Posts Tagged ‘trayvon martin’
by Maia Szalavitz, Time Magazine
Among the voluminous evidence released Thursday in the shooting death of 17-year-old Florida high school student Trayvon Martin is a toxicology report showing that the teen had trace levels of THC, the active ingredient in marijuana, in his blood and urine.
The evidence includes abundant new information: conflicting witness statements, an autopsy report showing that Martin, who was black, died from a single gunshot wound to the chest and medical records documenting that Hispanic neighborhood watch volunteer George Zimmerman, who will stand trial for second-degree murder, had a broken nose the day after Martin’s death. Yet the media is focusing on the marijuana findings.
That’s a mistake that only serves to distort an already contentious case. The levels of THC detected don’t reflect Martin’s character or even his state of mind the night he was shot. For one, they are so low as to almost certainly not be connected to recent intoxication: 1.5 nanograms of THC were found as well as 7.3 nanograms of THC-COOH, a metabolite of THC that can stay in the system for weeks after cannabis has been smoked. Immediately after inhaling, THC levels typically rise to 100 to 200 nanograms per milliter of blood, although there can be a great deal of variation.
“THC in blood or urine tells us nothing about the level of intoxication,” says Carl Hart, associate professor of psychology at Columbia University and author of the leading college textbook on drug use and behavior. “That would be like someone going to have a beer some evening, and when he goes to work the next day, you can find alcohol metabolites in his bodily fluids. That says nothing about his functioning.” (Full disclosure: Hart and I are working on a book project together).
Moreover, even if Martin had been stoned out of his mind, it wouldn’t predispose him to violence. “I have given hundreds of doses of marijuana to people in the lab, and no one has gotten violent ever and everyone has been able to respond to the situation in an appropriate manner, when given low or large doses and single or repeated doses,” Hart says.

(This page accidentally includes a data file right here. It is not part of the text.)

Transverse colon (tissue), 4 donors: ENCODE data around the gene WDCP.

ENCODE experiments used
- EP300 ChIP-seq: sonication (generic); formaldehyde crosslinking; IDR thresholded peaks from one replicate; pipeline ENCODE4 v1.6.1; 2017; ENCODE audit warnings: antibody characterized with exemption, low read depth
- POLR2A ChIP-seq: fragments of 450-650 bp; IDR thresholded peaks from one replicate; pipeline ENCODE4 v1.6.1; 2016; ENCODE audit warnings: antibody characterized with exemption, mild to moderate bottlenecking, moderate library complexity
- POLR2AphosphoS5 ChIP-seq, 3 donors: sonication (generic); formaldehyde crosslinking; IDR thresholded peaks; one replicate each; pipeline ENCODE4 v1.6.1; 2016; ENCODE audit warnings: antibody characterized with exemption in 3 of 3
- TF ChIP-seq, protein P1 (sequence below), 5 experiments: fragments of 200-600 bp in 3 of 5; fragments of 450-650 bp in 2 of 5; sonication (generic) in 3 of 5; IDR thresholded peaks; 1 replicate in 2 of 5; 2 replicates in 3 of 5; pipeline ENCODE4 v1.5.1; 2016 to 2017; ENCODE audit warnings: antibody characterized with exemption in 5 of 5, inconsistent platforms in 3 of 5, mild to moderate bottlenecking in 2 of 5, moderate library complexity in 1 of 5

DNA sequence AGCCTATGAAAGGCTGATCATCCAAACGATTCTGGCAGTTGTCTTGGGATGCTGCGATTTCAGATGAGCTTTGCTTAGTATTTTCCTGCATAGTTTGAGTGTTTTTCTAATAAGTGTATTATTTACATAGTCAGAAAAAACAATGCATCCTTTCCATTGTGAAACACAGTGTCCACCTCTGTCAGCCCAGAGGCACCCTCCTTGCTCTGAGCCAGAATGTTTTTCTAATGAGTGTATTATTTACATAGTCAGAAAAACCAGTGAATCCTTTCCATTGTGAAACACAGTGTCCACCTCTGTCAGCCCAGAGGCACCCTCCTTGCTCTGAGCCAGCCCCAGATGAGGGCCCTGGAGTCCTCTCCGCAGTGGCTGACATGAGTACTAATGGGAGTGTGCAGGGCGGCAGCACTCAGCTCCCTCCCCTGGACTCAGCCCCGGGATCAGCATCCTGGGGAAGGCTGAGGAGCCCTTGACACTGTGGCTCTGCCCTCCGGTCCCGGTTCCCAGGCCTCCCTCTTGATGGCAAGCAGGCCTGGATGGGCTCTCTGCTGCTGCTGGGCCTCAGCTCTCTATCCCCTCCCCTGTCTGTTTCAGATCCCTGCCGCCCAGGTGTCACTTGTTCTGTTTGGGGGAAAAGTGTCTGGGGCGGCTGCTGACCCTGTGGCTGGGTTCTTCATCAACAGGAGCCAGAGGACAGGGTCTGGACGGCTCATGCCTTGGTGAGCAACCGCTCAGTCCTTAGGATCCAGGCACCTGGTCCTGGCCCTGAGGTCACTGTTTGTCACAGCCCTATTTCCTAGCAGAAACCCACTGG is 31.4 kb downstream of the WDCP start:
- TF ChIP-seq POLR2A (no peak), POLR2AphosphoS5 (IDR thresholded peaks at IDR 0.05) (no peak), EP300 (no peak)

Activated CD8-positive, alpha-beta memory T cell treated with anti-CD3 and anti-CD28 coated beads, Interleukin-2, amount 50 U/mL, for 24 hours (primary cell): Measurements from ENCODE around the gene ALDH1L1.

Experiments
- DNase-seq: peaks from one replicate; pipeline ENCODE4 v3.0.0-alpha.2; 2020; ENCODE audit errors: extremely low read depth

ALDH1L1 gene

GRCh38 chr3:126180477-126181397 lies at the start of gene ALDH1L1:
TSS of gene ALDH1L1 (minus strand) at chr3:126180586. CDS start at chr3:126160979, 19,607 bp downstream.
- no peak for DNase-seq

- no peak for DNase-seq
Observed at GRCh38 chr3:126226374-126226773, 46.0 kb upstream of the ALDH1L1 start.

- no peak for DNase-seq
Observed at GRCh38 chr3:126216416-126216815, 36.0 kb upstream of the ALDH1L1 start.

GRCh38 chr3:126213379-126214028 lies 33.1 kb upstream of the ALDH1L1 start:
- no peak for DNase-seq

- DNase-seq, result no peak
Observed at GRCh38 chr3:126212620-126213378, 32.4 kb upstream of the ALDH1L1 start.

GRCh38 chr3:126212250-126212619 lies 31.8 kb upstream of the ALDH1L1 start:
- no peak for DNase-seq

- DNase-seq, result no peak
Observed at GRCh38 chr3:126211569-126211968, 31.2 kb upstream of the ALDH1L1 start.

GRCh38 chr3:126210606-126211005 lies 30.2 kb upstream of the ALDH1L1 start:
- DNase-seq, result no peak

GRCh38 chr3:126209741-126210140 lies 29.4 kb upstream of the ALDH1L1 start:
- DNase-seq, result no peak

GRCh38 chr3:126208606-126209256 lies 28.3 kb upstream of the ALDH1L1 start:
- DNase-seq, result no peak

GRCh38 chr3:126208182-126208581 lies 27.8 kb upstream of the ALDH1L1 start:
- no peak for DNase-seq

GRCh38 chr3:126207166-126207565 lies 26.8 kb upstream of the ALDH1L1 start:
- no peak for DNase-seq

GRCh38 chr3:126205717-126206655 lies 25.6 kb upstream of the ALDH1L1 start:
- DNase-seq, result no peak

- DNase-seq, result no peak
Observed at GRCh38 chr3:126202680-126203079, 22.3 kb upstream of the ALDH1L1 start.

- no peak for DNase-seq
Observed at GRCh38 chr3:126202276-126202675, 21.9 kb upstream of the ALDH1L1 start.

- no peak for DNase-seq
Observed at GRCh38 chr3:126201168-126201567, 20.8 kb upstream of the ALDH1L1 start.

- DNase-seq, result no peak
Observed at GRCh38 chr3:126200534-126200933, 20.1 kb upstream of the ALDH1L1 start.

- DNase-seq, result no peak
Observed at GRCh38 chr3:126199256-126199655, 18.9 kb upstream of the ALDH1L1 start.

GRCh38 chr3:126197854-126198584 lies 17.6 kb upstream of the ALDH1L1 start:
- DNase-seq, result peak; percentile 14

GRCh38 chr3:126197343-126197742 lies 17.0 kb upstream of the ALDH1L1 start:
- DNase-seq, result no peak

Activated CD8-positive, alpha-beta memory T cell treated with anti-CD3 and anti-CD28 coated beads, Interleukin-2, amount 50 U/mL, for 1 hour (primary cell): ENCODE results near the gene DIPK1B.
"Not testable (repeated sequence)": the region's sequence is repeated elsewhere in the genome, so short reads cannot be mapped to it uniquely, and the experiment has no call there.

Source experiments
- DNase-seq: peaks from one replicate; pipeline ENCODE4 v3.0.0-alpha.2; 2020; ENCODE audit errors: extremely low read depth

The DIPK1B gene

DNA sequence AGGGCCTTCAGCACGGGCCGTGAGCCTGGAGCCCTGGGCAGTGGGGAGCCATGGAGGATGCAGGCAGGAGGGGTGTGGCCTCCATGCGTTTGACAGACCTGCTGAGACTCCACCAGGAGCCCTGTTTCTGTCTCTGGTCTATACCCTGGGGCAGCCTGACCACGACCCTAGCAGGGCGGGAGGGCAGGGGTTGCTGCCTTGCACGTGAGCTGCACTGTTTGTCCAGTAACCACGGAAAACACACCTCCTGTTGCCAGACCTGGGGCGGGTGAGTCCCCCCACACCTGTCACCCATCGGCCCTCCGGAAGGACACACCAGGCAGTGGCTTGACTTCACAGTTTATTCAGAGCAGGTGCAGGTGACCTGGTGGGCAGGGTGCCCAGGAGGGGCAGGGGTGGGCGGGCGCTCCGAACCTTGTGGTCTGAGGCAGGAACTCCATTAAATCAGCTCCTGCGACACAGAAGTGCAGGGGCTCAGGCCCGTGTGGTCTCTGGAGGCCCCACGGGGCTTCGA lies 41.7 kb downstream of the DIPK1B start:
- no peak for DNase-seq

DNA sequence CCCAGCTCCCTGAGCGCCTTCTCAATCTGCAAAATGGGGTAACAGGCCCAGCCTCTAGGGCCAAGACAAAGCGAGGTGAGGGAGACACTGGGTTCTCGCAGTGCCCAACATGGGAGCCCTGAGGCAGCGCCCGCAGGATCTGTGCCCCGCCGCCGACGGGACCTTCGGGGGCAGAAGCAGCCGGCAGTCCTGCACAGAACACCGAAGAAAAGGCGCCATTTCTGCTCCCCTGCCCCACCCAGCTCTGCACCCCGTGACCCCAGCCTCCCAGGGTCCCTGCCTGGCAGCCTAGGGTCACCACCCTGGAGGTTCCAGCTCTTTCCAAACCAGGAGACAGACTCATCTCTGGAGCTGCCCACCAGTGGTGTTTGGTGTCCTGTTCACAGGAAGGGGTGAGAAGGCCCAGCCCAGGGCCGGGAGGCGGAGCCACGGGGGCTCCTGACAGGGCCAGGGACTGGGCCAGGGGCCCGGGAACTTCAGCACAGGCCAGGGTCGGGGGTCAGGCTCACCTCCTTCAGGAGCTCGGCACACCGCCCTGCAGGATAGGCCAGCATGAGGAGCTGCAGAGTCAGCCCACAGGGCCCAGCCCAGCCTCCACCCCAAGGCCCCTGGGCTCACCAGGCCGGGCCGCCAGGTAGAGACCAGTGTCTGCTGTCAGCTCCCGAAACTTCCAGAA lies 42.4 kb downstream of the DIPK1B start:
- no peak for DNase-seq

The night of the killing, Zimmerman began following Martin, who had gone to a 7-Eleven to get Skittles and an Arizona iced tea during a break in the NBA All-Star game. Zimmerman told a 911 operator that he was worried about Martin because he “looks like he’s up to no good, or he’s on drugs.” He was informed that the police would handle the situation and that he should not take further action. Zimmerman didn’t heed that advice; an altercation ended with Zimmerman shooting Martin in what he says was self-defense. He was charged months after the Feb. 26th killing, following widespread public outrage over the perceived lack of an appropriate criminal justice response.
“If people are trying to discount the acts of Zimmerman or excuse him because [Martin may have smoked] marijuana, they need to think about their own marijuana use and think about whether they ever get violent,” Hart says. “More than half the country has used marijuana and they really need to use some common sense.” The drug that has the strongest pharmacological link to violence is the legal one, alcohol.
And despite the fact that black youth are actually equally or even less likely to use — or sell — marijuana compared to whites, they are arrested for drug crimes at a rate ten times higher. In New York City, a recent analysis found that 80% of those arrested for marijuana were black or Latino, despite whites outnumbering them by far.
As Michelle Alexander points out in her book, The New Jim Crow: Mass Incarceration in the Age of Colorblindness, our drug laws have become little more than a pretext for arresting, imprisoning and disenfranchising people of color in a way that is no longer permissible to do based on race alone. Once someone is charged with a drug crime, liberty, property and voting rights can all be rescinded— in a manner that appears colorblind if you ignore the selective enforcement.
Says Hart: “If Trayvon was a white kid, we wouldn’t be here talking about drugs. George Zimmerman would have long been in jail.”
by The Associated Press, Washington Post
SANFORD, Fla. — The parents of a slain Florida teenager are blaming police for leaking information about their son being suspended for marijuana and details about the fight he had with the shooter that portrayed the teen as the aggressor.
Trayvon Martin’s mother, Sybrina Fulton, and family attorneys said Monday that it was part of an effort to demonize her 17-year-old son who was shot and killed last month by neighborhood watch volunteer George Zimmerman.
“They killed my son and now they’re trying to kill his reputation,” Fulton told reporters.
Martin was suspended by Miami-Dade County schools because traces of marijuana were found in a plastic baggie in his book bag, family spokesman Ryan Julison said. Martin was serving the suspension when he was shot Feb. 26.